The global glamour of the Space Race is one of the most prominent markers of the broad spread of Cold War ideologies and their percolating into cultural production and consumption, life styles and habits of urban and civic communities the world over. Implicated in the ideological cleavages tearing apart the international arena, cities and urban communities, on the other hand, experienced fluid forms of reception and engagement, manifested through civic government politics as much as outward looking. Cultural engagement responded to national and international prompts, entangling with them in particular manners, embracing or bypassing official discourses, as the chapters included in this collection eloquently demonstrate. If the town is, to borrow from Rykwert, a ‘machine for thinking with’ and ‘an instrument for understanding the world and the human predicament in it’,3 this notion holds particularly true in the Cold War era. The Cold War city, whether during or after this period, makes for a sideways, oblique and, for this very reason, all the more stimulating vantage point. Discourses filtering through the arena of international politics are productively revisited through the medium of city living. Diverse and shifting urban memoryscapes, the ruination and re-imagining of urban spaces during and after this era, help interrogate and problematize ossified Cold War logics and traditional historiography.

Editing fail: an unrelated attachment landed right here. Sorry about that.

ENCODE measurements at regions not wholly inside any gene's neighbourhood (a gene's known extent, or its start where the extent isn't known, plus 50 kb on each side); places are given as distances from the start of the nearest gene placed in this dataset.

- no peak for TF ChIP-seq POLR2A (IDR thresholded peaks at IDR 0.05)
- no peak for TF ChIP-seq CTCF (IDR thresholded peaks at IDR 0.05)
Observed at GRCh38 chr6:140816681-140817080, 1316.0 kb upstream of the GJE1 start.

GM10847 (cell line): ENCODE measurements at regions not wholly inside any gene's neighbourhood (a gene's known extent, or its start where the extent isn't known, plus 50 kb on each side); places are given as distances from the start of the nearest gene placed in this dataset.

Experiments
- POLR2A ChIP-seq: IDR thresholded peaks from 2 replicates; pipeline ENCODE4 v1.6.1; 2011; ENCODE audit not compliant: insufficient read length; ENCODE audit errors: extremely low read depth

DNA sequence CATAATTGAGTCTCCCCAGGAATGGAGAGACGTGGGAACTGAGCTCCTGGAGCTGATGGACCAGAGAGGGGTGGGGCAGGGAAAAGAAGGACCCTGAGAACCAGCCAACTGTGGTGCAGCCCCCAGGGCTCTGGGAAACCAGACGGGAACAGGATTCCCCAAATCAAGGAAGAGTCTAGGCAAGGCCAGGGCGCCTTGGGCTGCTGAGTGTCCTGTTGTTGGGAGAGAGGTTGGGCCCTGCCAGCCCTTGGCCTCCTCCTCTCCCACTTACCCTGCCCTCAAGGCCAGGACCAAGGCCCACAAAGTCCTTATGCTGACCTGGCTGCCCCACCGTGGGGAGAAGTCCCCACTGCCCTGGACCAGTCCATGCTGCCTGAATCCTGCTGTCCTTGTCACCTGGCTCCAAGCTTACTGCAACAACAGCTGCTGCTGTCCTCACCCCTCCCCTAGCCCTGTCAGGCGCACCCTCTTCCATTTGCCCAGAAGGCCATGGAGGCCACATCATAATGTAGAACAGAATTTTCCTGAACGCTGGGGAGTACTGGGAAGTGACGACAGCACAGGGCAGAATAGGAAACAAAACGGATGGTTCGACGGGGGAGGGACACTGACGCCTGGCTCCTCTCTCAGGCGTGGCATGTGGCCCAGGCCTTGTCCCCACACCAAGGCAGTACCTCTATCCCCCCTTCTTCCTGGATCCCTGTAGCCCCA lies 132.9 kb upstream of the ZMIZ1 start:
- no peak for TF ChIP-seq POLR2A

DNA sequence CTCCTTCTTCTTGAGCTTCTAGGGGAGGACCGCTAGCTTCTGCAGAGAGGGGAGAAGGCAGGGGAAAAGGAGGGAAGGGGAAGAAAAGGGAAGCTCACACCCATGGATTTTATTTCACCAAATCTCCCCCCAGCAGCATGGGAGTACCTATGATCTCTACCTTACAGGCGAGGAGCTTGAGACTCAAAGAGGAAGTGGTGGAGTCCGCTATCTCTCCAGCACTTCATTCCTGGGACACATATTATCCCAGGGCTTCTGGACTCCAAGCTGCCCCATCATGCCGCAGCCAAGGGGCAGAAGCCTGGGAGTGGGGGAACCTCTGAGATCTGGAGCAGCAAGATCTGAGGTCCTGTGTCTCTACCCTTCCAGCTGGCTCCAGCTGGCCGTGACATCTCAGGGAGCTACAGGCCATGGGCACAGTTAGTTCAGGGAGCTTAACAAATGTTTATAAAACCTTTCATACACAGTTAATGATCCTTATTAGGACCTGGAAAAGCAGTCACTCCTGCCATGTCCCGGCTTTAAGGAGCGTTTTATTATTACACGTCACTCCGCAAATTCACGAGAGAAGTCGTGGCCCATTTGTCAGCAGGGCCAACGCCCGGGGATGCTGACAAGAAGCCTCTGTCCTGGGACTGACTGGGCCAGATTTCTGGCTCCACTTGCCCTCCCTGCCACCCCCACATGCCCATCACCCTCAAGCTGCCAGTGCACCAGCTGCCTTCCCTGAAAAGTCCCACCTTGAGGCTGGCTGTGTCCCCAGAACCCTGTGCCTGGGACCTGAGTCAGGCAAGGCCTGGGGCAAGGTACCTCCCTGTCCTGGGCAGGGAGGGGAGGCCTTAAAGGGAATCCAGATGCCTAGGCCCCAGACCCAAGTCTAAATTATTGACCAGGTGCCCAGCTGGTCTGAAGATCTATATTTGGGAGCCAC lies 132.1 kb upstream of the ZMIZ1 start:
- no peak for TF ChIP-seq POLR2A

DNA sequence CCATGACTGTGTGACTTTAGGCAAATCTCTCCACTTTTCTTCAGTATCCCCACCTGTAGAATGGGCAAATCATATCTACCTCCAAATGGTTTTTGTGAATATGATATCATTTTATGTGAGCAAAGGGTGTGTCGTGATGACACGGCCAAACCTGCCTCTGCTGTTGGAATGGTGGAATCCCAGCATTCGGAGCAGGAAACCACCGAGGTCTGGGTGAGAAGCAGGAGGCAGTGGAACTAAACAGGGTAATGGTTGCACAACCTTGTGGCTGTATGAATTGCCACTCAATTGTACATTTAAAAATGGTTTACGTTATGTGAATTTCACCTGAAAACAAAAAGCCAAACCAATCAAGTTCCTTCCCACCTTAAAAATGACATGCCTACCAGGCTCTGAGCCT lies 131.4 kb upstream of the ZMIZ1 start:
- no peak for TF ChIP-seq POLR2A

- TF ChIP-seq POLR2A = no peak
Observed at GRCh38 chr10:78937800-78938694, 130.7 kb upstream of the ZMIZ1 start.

The chapters included in this collection take city living and urban culture as relatively novel and particularly advantageous stances from which to critically explore the Cold War and its legacy. We aim to integrate memory and history in order to shed light on a broad field encompassing the histories, memories, daily lives and multiple forms of cultural exchange, consumption and production across and within cities, both Eastern and ← 2 | 3 → Western, during and after the Cold War. In particular, we focus on cultural production (e.g. magazines, films, photographies, commercial fairs and choral societies) and memorial sites (e.g. monuments, artifacts, cemeteries, ruined industrial sites and museums) in terms of exchange and interaction, thus facilitating the emergence of new readings.
- XII, 318
- ISBN (PDF)
- ISBN (ePUB)
- ISBN (MOBI)
- ISBN (Softcover)
- Publication date
- 2017 (March)
- Cold War city memory culture cultural identity monuments Iron Curtain East and West tourism communism atomic energy
- Oxford, Bern, Berlin, Bruxelles, Frankfurt am Main, New York, Wien, 2016. XII, 318 pp., 1 coloured ill., 30 b/w ill.